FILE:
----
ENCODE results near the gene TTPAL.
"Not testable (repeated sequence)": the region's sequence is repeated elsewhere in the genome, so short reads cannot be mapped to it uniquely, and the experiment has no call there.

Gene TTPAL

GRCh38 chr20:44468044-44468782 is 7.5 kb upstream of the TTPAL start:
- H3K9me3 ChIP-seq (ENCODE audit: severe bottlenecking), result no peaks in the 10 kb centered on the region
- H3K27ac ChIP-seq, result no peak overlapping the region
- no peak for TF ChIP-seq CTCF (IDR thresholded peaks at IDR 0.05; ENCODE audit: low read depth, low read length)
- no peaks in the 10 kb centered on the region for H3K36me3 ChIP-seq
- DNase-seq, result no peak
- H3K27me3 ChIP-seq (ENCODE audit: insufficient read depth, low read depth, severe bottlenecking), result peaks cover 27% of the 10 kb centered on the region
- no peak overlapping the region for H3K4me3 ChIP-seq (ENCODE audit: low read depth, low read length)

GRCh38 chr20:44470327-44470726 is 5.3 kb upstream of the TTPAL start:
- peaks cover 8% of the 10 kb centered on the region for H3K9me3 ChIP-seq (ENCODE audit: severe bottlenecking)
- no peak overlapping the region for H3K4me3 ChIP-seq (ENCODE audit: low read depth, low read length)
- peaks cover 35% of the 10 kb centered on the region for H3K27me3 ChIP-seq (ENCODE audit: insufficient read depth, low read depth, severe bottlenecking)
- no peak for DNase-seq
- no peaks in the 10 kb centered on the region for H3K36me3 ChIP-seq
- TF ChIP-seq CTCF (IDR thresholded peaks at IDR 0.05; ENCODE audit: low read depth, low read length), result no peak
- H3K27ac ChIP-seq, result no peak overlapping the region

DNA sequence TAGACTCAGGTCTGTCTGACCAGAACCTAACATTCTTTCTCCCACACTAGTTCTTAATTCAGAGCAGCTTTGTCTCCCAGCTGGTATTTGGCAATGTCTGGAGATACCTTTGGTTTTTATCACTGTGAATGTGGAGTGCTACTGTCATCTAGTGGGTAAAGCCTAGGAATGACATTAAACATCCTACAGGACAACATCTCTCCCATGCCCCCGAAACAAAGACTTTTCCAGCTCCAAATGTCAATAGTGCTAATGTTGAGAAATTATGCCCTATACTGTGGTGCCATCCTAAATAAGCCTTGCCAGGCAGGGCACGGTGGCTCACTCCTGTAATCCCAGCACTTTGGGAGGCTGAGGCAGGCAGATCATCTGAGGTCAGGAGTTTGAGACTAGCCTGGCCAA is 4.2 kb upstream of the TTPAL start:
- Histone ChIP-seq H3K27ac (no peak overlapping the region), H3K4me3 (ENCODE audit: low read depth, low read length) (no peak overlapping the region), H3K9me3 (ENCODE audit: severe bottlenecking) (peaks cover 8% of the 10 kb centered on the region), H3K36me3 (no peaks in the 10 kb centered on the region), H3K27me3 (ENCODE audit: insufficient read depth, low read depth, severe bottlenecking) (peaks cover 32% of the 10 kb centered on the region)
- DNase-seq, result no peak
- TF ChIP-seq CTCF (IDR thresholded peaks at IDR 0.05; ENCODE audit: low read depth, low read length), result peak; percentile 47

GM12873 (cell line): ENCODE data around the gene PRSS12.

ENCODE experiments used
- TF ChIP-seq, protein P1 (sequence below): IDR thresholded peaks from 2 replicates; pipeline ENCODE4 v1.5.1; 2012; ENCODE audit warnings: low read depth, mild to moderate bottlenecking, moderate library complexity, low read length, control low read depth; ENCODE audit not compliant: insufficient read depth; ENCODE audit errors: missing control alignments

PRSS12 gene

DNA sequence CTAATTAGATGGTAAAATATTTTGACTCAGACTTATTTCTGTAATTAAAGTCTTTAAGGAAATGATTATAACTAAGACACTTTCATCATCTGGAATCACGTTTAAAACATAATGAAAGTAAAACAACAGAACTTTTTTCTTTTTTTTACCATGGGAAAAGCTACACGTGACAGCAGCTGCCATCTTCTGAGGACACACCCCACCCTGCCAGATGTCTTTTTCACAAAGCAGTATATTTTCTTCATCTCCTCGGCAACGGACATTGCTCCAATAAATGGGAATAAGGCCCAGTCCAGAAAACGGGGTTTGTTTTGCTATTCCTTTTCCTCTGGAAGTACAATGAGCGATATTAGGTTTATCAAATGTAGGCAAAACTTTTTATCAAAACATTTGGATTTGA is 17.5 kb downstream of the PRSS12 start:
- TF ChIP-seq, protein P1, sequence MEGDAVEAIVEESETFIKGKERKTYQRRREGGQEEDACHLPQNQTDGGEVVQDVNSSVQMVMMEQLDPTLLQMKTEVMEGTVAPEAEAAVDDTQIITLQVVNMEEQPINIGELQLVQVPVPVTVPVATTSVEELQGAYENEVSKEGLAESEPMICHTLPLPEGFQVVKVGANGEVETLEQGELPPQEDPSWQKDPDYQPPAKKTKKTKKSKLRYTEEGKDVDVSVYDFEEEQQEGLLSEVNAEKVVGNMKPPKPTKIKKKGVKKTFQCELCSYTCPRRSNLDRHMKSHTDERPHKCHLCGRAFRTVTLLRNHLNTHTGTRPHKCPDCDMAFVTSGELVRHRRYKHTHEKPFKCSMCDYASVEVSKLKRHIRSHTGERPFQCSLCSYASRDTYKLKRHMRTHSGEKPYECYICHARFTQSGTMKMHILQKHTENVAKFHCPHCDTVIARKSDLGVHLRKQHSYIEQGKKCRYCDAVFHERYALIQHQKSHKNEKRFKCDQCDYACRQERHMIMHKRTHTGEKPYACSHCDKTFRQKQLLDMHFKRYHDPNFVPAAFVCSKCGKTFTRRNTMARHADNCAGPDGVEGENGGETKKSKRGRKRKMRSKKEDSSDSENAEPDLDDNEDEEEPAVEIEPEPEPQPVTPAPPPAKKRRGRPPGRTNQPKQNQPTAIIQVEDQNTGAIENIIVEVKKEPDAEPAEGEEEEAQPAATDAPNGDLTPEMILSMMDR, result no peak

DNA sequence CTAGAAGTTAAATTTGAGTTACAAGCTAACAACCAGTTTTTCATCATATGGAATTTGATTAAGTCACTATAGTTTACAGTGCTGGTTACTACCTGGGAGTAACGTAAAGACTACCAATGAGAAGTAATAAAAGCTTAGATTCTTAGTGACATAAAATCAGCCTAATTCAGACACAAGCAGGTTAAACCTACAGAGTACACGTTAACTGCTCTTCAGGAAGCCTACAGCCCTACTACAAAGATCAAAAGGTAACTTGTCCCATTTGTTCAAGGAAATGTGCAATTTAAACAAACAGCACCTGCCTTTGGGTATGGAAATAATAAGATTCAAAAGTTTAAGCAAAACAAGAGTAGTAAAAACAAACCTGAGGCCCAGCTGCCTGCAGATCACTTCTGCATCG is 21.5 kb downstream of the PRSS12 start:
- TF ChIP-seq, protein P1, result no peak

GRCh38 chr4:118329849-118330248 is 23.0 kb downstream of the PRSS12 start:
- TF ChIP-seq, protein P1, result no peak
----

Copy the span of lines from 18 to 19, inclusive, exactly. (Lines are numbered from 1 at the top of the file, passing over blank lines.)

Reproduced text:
- TF ChIP-seq CTCF (IDR thresholded peaks at IDR 0.05; ENCODE audit: low read depth, low read length), result no peak
- H3K27ac ChIP-seq, result no peak overlapping the region